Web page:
In part one of the MEP National Network five-part series on “Cybersecurity for Manufacturers,” we protected how to identify infrastructure weaknesses that open up the hinged doors to cover episodes. Mitigating these threats takes greater than a single anti-virus upgrade; it requires ongoing vigilance. But safeguarding your systems doesn’t have to be complicated. How to begin Here’s.
Limiting access to your valuable consumer data reduces the chance for human error, which is the number-one information security danger. If an employee leaves your organization, or transfers to a new company location, take protective action immediately, including deleting passwords and accounts from all systems and collecting company ID badges and entry tips. An ounce of access prevention can equal a pound of protection as it pertains to limiting the impact of a disgruntled ex-employee. Uninterruptible power materials (UPS) can give you enough battery life and time to save your data in case of a power disruption.
Check to guarantee the UPS type and size meets your specifications and requirements. Every computer and networked device should be connected to a UPS. For less-sensitive consumer electronics and non-networked equipment, standard surge protectors should suffice. Make sure to ensure that you replace each surge and UPS protector as suggested by the manufacturer.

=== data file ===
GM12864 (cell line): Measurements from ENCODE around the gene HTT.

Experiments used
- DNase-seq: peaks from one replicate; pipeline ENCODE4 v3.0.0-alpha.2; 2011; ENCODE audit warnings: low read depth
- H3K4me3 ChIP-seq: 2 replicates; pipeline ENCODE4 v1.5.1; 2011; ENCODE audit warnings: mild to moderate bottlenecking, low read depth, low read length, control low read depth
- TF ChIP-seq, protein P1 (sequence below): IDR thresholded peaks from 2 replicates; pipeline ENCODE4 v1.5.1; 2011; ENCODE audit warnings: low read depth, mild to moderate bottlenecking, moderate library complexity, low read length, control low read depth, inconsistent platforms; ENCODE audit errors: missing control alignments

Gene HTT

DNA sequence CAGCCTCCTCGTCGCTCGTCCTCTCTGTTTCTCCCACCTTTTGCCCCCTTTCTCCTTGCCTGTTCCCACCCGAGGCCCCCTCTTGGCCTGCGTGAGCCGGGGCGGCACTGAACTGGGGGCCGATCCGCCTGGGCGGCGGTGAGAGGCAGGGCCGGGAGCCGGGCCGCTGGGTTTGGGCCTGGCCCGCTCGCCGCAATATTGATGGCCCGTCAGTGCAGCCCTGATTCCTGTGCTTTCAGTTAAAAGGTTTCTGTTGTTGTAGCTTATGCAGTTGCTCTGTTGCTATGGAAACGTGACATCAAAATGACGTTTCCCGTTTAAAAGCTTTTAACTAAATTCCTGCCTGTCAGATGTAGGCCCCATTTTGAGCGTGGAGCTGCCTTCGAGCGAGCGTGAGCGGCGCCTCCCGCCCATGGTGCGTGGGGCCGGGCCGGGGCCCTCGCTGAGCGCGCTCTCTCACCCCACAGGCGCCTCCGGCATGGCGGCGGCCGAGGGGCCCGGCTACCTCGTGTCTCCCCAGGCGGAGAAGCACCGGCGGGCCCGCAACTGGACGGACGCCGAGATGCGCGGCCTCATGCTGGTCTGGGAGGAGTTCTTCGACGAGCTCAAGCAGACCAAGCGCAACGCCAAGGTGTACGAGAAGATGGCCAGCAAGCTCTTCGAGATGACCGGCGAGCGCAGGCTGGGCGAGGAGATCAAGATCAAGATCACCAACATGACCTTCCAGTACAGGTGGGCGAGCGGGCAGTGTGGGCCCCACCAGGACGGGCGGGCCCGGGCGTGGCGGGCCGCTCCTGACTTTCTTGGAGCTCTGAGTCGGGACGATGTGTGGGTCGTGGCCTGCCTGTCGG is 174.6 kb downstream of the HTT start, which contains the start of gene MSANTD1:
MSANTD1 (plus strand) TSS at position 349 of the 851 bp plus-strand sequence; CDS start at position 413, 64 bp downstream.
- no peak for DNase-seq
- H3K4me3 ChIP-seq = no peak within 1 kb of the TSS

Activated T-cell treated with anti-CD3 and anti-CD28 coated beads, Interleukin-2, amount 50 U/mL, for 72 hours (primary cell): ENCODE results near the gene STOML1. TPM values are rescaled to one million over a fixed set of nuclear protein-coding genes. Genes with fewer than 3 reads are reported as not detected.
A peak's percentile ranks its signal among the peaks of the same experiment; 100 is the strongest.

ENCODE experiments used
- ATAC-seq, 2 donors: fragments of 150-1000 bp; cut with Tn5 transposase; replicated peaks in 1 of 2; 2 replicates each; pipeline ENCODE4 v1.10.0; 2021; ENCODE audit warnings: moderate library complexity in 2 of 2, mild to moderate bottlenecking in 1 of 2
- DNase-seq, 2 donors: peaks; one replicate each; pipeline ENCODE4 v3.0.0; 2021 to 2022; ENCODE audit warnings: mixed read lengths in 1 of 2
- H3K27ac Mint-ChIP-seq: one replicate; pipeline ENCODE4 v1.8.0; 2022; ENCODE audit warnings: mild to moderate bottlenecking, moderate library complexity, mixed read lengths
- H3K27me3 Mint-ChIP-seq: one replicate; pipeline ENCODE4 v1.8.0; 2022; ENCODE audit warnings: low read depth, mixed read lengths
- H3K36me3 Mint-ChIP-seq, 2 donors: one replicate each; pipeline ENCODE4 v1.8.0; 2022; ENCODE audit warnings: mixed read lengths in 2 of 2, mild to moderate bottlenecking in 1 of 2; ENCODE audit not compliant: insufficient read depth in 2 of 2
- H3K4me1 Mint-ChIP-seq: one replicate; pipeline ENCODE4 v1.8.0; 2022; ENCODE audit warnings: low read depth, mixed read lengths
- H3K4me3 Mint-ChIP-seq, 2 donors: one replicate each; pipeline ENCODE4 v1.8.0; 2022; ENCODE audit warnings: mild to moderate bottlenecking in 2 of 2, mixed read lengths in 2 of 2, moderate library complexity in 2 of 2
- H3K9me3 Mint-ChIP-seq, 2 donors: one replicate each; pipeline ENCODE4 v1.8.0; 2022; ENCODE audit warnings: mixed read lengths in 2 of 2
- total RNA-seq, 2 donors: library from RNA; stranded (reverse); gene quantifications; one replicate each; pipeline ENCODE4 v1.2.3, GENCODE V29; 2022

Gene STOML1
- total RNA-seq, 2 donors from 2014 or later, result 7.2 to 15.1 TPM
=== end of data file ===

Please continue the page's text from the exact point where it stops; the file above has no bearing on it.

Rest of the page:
Every new app can open the door to a cyber-attack if you don’t regularly patch and update all software on every device utilized by your employees. Always check for updates when investing in a new computer or setting up a fresh software system. Remember that software vendors are not necessary to provide security updates for unsupported products. For instance, In January 2020 Microsoft will minimize assisting Home windows 7, if you haven’t upgraded yet, now’s the time. Don’t delay downloading operating system updates. Updates often include new or enhanced security features. Firewalls can thwart malicious hackers and stop employees from browsing inappropriate websites. Install and update firewall systems on every worker computer, smartphone, and networked device.
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Include off-site employees, even if you use a cloud service provider (CSP) or a virtual private network (VPN). You may also want to install an intrusion detection/prevention system (IDPS) to provide a greater degree of protection. Stay away from WEP (Wired-Equivalent Privacy). For visitor WiFi access, use a separate network from your business account.
Use email and web browser filters to deter hackers and stop spam from clogging worker inboxes. You can even download “blacklist” services to block users from browsing risky websites that pose malware risks. Caution your employees against going to sites that are generally associated with cybersecurity threats, such as pornographic websites or social media.
This may appear just like a no-brainer; but it only takes one employee to visit the wrong website to inadvertently download malware. Use full-disk encryption to protect all your computers, tablets, and smartphones. Save a copy of your encryption key or password in a secure location independent from your stored backups.